When I was a little girl, I remember going to see my grandpa in a nearby
town. He would always want a hug and kiss. I liked my grandpa but he had
very rough razor stubble; and I found the ordeal quite painful - like
hugging a thorny rose bush.
Others might not have had a stubbly relative; but I bet many can recount
memories of a great aunt who pinched their cheeks just a little too
hard, an uncle who smelled strongly of alcohol, a second cousin who
messed up their hair, etc..
We put up with it because we liked our relatives or because we were
expected to put up with it, or because our parents would punish us if we
did complain, or maybe the relative who smelled like cigars gave us a
dollar or two. But we never really enjoyed those experiences (well I
*Why do we put our shy dogs through the same type of thing?*
Actually what we do is worse.
Instead of being loved on by a pushy relative once a month or once year,
imagine if your parents took you to the grocery store several times a
week and let strangers rub you all over. And you were expected to not
complain about it at all. Or maybe you did start off complaining but
that just made your parents invite more strangers to rub you all over -
because you had to "get over it" or "get used to it."
Even gentle strangers can be very scary for a shy dog. But one big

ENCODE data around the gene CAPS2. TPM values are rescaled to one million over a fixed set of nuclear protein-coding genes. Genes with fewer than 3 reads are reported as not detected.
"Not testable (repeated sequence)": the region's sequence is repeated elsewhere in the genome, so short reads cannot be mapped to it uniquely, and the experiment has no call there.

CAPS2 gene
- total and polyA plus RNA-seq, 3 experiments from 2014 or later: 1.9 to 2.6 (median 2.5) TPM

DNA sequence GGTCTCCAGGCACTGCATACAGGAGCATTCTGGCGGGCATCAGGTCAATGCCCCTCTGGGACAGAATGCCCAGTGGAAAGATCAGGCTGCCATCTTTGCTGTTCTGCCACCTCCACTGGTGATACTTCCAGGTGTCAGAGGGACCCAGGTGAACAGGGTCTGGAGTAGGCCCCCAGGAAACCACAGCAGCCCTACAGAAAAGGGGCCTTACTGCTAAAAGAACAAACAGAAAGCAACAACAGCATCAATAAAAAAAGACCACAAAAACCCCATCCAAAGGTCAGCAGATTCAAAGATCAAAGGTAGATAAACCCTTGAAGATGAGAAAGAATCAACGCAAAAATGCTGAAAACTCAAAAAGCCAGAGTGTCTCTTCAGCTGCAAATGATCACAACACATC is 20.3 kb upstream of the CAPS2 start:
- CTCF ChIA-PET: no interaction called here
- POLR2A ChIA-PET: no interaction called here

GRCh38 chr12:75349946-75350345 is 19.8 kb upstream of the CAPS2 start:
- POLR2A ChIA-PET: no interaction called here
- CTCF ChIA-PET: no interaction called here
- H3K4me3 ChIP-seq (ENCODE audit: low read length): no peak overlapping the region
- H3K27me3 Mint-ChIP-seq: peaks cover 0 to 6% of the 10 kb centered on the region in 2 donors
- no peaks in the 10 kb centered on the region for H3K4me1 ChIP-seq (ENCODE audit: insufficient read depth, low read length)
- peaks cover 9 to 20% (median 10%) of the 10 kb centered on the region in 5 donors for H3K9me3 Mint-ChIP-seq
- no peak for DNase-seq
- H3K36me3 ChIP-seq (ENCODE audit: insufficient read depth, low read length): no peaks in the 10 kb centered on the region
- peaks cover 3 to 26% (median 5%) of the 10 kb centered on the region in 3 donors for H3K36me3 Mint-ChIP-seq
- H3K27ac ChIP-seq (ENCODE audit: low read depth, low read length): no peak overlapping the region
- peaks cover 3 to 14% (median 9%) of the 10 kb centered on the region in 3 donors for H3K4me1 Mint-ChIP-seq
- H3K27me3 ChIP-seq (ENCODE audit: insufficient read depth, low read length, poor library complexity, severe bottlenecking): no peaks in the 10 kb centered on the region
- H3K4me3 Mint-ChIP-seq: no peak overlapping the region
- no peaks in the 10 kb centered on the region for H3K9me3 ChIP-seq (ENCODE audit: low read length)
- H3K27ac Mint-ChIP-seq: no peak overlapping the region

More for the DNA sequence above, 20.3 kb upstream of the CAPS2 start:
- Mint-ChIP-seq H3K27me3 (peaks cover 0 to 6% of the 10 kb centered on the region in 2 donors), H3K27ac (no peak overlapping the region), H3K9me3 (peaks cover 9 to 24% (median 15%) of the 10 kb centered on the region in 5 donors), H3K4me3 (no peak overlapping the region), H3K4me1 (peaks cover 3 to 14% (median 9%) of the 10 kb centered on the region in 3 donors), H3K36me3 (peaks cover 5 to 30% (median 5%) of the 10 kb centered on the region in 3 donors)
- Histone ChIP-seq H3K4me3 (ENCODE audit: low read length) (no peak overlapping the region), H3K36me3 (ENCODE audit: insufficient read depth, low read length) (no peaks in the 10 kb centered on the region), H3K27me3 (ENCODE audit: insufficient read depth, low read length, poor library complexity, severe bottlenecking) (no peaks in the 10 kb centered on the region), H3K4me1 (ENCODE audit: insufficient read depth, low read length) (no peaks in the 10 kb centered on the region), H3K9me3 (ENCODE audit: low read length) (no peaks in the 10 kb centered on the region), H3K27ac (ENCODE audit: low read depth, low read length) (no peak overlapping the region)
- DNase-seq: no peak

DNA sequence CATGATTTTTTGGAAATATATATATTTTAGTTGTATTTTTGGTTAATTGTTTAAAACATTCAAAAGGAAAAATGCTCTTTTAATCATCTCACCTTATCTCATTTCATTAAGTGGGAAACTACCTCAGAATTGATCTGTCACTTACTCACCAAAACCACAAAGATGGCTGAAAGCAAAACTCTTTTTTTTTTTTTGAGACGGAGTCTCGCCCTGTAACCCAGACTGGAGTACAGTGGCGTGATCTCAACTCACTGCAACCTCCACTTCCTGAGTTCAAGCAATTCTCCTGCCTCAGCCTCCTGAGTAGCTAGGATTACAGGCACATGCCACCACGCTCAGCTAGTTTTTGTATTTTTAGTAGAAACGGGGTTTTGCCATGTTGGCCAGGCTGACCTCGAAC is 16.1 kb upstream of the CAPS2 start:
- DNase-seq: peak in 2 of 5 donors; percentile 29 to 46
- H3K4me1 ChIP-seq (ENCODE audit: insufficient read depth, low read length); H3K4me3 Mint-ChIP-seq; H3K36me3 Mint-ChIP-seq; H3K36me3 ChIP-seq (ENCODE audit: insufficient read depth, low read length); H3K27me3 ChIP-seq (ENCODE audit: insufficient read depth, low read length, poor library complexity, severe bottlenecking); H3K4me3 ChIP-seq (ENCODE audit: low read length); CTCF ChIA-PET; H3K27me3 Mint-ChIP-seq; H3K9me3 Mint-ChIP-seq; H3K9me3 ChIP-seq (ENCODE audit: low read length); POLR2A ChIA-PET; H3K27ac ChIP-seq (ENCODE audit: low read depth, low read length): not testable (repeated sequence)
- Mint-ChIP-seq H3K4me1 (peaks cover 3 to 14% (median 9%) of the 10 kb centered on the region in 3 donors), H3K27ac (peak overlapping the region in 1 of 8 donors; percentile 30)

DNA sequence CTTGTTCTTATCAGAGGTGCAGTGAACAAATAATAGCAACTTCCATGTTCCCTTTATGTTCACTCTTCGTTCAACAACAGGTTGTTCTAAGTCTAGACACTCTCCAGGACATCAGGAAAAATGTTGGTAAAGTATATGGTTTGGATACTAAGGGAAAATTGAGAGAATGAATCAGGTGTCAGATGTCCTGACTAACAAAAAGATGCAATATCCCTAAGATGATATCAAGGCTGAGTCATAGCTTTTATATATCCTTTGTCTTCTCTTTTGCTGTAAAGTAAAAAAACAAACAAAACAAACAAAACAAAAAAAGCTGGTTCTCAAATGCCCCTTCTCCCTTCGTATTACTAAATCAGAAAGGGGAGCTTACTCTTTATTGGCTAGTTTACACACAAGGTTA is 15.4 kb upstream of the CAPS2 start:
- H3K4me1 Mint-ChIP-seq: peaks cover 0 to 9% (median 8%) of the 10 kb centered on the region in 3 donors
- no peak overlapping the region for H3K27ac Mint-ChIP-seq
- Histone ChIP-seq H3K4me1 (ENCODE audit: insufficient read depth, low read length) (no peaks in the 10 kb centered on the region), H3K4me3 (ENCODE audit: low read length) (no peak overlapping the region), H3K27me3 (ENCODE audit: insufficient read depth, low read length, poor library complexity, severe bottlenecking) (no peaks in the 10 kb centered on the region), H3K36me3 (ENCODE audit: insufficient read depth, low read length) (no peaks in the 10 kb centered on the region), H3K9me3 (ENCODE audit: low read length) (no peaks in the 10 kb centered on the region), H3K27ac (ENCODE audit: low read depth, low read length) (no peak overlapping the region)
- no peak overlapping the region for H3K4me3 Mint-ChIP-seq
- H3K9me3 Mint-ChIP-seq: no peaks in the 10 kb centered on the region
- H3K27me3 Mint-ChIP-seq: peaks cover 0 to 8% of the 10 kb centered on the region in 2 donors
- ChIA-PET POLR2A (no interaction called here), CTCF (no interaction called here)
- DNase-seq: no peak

problem of pushing our scared dogs onto strangers is that *strangers are
unpredictable *. You might ask them to give your dog a quick chest rub,
but they might grab your dog, hug and kiss your dog, even pick your dog
up. If your dog complains (growls a bit), the stranger might even hit or
kick your dog. � setting back any progress or maybe even injuring
*Some folks let strangers touch their dogs because they don't want to be
rude to strangers*. But by being nice to strangers, we are hurting our
dogs. Besides, I'm sure the strangers could find a nearby shelter where
there are plenty of dogs who would love petting.
*Some folks feel like they have to get their dogs used to strangers for
those times that intrusive people will pet their dogs without
1. We can avoid most intrusive people by not putting ourselves in
situations where we can't move away quickly. Although it's nice when we
can bring our pets with us, it might be best to not go to farmer's
markets, pet stores, pet expos, etc.. Additionally, we sometimes have to
be rude to people to get them to move away.
*2. What about those times when someone just sneaks up on our pet and we
don't have time to get away?* Forcing our dogs to get touched by
strangers won't prepare our dogs for these intrusive people.
Back to the grocery store analogy. Imagine having to get rubbed by
strangers over and over. Pretty soon, you'd start getting concerned
about all strangers, you might even start becoming afraid of the grocery
store or even getting in the car to take a ride to the grocery store.
The same thing happens with shy dogs. *Our dogs would feel much less
apprehensive about strangers if they didn't have to worry that they
might have to interact with them*. And they might be better able to
handle those few times when an intrusive stranger does approach. But
once again, if we are careful, we can avoid most intrusive people.
*3. Some folks force their dogs to interact with strangers because they
want their dogs to not be afraid to pass by people on the street.* Once